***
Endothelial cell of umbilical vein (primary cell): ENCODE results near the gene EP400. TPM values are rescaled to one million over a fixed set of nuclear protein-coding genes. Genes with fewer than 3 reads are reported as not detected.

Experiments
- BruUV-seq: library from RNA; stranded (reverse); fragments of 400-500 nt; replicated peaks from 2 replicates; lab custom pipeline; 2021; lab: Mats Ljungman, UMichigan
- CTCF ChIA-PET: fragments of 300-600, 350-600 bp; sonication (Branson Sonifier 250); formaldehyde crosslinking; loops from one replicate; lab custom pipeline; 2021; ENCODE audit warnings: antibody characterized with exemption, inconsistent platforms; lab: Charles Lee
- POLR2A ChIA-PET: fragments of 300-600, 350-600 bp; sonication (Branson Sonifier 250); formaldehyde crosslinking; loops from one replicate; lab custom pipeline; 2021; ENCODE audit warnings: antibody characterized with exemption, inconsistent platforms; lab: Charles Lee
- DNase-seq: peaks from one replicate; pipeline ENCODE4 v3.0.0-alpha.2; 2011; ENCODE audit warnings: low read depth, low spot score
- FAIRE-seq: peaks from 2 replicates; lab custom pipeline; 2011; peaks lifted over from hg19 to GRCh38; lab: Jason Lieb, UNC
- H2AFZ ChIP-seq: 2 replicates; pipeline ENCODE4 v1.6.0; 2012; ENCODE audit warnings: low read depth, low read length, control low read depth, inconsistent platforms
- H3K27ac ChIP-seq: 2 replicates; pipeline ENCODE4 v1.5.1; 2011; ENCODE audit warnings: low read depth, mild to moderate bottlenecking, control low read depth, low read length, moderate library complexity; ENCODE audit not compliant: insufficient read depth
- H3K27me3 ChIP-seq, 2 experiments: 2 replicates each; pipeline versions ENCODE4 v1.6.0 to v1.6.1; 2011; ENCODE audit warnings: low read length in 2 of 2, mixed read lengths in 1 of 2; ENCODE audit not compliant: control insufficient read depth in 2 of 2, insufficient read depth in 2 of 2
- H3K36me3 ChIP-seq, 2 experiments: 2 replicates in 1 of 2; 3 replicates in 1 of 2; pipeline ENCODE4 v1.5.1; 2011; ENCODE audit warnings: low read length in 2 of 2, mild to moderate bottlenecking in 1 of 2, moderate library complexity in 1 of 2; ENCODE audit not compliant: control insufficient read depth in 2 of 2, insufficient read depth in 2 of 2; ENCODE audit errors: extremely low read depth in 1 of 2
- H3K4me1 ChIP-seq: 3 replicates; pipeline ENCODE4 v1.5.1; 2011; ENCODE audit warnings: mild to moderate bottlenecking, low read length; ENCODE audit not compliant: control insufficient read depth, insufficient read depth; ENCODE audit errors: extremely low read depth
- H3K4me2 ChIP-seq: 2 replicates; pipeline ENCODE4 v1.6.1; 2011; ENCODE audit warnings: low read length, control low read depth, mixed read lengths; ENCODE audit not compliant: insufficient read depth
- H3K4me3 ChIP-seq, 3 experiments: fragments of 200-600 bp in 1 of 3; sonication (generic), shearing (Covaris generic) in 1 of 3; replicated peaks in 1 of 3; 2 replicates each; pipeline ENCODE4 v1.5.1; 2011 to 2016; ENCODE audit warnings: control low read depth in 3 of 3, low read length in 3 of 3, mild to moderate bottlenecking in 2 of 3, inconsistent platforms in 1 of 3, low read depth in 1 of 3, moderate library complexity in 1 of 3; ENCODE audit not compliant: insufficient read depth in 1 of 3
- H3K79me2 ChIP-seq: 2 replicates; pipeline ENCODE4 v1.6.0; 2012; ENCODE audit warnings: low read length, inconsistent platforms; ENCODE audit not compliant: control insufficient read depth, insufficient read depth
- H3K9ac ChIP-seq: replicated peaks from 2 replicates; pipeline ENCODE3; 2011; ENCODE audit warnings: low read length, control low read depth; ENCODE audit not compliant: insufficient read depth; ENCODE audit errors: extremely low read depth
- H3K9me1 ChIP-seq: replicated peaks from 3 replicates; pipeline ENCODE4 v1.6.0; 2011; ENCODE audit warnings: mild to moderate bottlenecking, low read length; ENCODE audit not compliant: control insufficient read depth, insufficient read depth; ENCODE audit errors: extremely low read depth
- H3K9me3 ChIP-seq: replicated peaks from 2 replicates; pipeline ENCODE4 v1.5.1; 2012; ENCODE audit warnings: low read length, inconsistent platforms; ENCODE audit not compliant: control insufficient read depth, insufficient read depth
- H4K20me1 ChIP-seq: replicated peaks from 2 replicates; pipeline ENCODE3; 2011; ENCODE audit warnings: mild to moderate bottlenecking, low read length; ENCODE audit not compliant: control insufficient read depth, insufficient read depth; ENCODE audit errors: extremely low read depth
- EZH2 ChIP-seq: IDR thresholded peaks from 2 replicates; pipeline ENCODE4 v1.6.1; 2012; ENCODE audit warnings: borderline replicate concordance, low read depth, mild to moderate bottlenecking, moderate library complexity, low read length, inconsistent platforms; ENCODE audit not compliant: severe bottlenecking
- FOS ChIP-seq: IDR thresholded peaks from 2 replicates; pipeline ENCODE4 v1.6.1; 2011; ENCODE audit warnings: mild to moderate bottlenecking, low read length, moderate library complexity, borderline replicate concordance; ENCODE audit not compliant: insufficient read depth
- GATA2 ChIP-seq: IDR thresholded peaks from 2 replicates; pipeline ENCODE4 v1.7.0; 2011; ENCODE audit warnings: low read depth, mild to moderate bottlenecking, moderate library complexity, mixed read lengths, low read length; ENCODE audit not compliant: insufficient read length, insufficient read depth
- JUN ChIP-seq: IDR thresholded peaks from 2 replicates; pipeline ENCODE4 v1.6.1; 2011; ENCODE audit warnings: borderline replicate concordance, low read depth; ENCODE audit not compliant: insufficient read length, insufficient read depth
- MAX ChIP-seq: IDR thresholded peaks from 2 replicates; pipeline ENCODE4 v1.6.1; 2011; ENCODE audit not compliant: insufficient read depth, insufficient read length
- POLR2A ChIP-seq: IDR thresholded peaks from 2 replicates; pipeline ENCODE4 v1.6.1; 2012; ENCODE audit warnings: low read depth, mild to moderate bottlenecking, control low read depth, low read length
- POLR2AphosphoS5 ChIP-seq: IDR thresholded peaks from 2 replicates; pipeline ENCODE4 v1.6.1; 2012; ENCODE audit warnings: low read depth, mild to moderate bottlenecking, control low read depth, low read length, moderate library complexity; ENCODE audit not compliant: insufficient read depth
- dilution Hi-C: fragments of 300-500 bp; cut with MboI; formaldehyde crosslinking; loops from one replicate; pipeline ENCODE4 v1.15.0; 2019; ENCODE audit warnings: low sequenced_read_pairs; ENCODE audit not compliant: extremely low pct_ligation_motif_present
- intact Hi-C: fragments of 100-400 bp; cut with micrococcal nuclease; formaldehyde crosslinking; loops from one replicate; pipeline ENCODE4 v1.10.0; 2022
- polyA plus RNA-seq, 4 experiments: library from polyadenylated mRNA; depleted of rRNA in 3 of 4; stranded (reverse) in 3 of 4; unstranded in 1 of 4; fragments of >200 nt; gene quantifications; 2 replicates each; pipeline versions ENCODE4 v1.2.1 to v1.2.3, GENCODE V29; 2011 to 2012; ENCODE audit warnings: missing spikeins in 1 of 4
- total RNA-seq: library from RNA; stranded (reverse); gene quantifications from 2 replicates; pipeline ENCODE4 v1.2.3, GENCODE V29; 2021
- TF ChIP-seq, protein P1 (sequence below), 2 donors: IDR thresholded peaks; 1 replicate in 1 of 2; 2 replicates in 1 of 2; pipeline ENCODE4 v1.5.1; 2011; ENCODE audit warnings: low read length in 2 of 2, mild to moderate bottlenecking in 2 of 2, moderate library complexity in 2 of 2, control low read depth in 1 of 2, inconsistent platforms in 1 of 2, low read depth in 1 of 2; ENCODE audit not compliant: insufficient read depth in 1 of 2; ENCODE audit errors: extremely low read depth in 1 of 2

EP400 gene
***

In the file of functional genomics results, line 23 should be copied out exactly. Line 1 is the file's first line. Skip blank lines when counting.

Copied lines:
- JUN ChIP-seq: IDR thresholded peaks from 2 replicates; pipeline ENCODE4 v1.6.1; 2011; ENCODE audit warnings: borderline replicate concordance, low read depth; ENCODE audit not compliant: insufficient read length, insufficient read depth